The only information available about each one aside from its name is a yellow dot, which means it’s relatively mild, or a red dot, meaning you’re probably going to chunder EVERYWHEEERE if you knock a few back in a row. Much to our delight, there was a ‘Harry Potter’ shot, which is impressively torched before going down the hatch. Such was the popularity of this shot, the entire length of the bar was dancing with flames all evening.
It took us another metro ride to get to the port. Apparently it’s an area frequented by Erasmus students, as they don’t charge astronomical entrance fees like many of the clubs in Barcelona. Much to our horror, the place was dodgier than Wayne Rooney’s new hair transplant. Being in a half-empty club occupied solely by half naked poledancing women being ogled by dribbling old men was not my idea of a good time. Even more terrifying was the promoters stationed along the quay every two meters who would physically try to drag you into their clubs. We decided to avoid further manhandling and headed back towards a Japanese themed club we’d seen on the way. A promoter had lured us there under the pretext of getting us free entry, but it turned out we were too late and had to pay 10€ to get in. However, it was definitely worth being in a safe environment, plus we had a free drink thrown into the bargain.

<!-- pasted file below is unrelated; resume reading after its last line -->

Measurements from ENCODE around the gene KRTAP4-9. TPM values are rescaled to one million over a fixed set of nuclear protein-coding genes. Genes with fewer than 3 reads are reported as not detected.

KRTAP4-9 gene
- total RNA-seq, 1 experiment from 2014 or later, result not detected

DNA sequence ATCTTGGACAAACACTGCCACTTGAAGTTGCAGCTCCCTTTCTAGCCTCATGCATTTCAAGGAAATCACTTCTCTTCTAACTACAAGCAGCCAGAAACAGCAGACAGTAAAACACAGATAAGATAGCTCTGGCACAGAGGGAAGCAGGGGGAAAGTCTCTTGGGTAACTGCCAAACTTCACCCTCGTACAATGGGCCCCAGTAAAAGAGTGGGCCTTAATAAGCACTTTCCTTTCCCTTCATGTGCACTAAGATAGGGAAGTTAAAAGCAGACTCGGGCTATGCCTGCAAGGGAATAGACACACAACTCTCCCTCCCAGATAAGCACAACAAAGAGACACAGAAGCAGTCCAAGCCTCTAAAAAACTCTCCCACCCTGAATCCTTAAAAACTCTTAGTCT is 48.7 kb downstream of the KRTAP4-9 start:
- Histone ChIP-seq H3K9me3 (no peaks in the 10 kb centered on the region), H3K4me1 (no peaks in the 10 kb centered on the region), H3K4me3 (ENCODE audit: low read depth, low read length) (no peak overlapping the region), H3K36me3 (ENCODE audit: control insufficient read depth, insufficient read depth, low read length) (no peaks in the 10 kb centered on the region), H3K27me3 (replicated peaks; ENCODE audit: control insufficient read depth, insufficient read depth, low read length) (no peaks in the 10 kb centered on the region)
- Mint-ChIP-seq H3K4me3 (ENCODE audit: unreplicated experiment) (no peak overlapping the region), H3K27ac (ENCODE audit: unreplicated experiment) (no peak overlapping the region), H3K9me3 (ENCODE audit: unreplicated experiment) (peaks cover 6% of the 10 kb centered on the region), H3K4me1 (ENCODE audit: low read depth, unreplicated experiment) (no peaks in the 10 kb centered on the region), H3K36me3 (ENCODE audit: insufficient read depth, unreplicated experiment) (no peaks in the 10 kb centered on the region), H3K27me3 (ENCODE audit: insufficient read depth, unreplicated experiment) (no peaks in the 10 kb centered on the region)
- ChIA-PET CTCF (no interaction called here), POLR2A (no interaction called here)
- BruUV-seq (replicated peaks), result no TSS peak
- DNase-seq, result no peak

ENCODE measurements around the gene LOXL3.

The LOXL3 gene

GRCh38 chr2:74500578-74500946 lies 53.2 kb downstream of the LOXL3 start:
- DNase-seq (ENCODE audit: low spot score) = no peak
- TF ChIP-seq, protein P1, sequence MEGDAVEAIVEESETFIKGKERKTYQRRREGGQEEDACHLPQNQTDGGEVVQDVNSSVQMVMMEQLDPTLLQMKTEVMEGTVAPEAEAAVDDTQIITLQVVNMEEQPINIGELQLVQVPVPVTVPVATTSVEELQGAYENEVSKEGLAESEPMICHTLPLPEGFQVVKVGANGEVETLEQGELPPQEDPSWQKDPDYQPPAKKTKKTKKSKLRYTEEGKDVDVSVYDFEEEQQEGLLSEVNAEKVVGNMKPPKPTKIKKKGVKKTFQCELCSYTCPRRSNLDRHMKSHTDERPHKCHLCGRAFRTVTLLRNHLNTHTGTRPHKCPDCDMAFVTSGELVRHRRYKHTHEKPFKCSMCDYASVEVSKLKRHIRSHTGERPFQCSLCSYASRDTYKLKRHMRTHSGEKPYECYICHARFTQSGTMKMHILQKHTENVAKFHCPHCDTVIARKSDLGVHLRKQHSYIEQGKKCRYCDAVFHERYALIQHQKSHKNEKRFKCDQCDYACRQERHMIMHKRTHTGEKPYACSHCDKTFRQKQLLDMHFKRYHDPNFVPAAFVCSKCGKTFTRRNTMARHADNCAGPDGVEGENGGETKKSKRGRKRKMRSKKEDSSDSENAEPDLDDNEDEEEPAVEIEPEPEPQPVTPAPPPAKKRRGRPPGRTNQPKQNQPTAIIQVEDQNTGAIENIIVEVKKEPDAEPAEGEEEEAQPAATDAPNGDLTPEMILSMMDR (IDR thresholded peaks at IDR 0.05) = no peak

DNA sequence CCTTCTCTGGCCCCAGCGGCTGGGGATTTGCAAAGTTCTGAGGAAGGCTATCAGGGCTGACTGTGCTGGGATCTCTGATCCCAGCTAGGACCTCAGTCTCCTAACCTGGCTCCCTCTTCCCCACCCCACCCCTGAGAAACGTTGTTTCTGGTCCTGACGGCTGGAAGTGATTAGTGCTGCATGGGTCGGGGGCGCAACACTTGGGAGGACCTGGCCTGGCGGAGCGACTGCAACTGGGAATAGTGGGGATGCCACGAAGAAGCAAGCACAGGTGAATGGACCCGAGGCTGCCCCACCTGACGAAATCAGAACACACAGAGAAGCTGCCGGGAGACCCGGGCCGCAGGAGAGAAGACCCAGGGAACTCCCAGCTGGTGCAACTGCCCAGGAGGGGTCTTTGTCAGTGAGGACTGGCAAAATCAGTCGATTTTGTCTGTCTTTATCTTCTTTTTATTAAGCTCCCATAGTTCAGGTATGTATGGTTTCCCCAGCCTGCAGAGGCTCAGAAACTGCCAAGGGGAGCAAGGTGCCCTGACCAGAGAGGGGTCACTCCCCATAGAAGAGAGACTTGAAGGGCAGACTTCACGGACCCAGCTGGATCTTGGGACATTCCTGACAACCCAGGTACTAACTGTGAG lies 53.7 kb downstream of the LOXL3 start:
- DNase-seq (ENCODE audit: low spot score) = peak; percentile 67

Amazingly, the Metro runs all night unlike the Montpellier trams which discourage many a student from a late weeknight out. So luckily when we were tottering home a little worse for wear at 5am, we didn’t have to face the prospect of walking home in the cold and almost definitely getting lost. One metro fail occurred, however, when we bought singles the next morning, entered the wrong side of the stop, only to walk straight out of the other side, making our tickets redundant and leaving us feeling sheepish and a few Euros poorer.
The brevity of our visit only left me wanting more; now that I’ve done all the obvious tourist-y things, I’d love to go back and carve out my own route through those labyrinthine streets, eating my way through all the varieties of tapas in existence as I go. Coming next: a very glamorous excursion to the French Riviera.